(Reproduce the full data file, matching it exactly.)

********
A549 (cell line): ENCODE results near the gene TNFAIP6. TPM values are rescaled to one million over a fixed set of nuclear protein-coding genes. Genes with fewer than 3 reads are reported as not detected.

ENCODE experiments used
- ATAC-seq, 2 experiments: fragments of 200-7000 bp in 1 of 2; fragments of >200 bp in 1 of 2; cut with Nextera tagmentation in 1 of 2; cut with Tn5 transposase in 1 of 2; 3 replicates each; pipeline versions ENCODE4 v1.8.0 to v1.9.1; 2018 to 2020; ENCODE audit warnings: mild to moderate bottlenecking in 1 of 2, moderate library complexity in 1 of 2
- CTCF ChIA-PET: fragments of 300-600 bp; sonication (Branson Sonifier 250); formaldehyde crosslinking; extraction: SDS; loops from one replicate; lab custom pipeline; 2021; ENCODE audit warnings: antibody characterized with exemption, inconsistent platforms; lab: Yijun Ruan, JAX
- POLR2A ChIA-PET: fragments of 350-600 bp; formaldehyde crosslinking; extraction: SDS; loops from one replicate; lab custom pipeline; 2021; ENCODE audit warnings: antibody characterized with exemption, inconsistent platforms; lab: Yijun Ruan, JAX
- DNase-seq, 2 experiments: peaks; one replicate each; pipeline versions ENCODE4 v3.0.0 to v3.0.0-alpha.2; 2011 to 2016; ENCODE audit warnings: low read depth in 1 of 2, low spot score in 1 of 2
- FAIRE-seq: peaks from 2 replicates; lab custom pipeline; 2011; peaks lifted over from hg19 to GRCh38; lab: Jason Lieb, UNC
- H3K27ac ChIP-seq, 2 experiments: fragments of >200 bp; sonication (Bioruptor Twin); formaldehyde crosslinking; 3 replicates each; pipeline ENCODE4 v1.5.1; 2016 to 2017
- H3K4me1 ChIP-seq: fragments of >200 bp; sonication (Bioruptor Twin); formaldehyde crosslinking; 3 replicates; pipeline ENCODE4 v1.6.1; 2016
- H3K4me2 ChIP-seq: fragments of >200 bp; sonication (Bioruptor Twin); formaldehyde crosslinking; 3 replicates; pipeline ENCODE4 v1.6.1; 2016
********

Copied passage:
A549 (cell line): ENCODE results near the gene TNFAIP6. TPM values are rescaled to one million over a fixed set of nuclear protein-coding genes. Genes with fewer than 3 reads are reported as not detected.

ENCODE experiments used
- ATAC-seq, 2 experiments: fragments of 200-7000 bp in 1 of 2; fragments of >200 bp in 1 of 2; cut with Nextera tagmentation in 1 of 2; cut with Tn5 transposase in 1 of 2; 3 replicates each; pipeline versions ENCODE4 v1.8.0 to v1.9.1; 2018 to 2020; ENCODE audit warnings: mild to moderate bottlenecking in 1 of 2, moderate library complexity in 1 of 2
- CTCF ChIA-PET: fragments of 300-600 bp; sonication (Branson Sonifier 250); formaldehyde crosslinking; extraction: SDS; loops from one replicate; lab custom pipeline; 2021; ENCODE audit warnings: antibody characterized with exemption, inconsistent platforms; lab: Yijun Ruan, JAX
- POLR2A ChIA-PET: fragments of 350-600 bp; formaldehyde crosslinking; extraction: SDS; loops from one replicate; lab custom pipeline; 2021; ENCODE audit warnings: antibody characterized with exemption, inconsistent platforms; lab: Yijun Ruan, JAX
- DNase-seq, 2 experiments: peaks; one replicate each; pipeline versions ENCODE4 v3.0.0 to v3.0.0-alpha.2; 2011 to 2016; ENCODE audit warnings: low read depth in 1 of 2, low spot score in 1 of 2
- FAIRE-seq: peaks from 2 replicates; lab custom pipeline; 2011; peaks lifted over from hg19 to GRCh38; lab: Jason Lieb, UNC
- H3K27ac ChIP-seq, 2 experiments: fragments of >200 bp; sonication (Bioruptor Twin); formaldehyde crosslinking; 3 replicates each; pipeline ENCODE4 v1.5.1; 2016 to 2017
- H3K4me1 ChIP-seq: fragments of >200 bp; sonication (Bioruptor Twin); formaldehyde crosslinking; 3 replicates; pipeline ENCODE4 v1.6.1; 2016
- H3K4me2 ChIP-seq: fragments of >200 bp; sonication (Bioruptor Twin); formaldehyde crosslinking; 3 replicates; pipeline ENCODE4 v1.6.1; 2016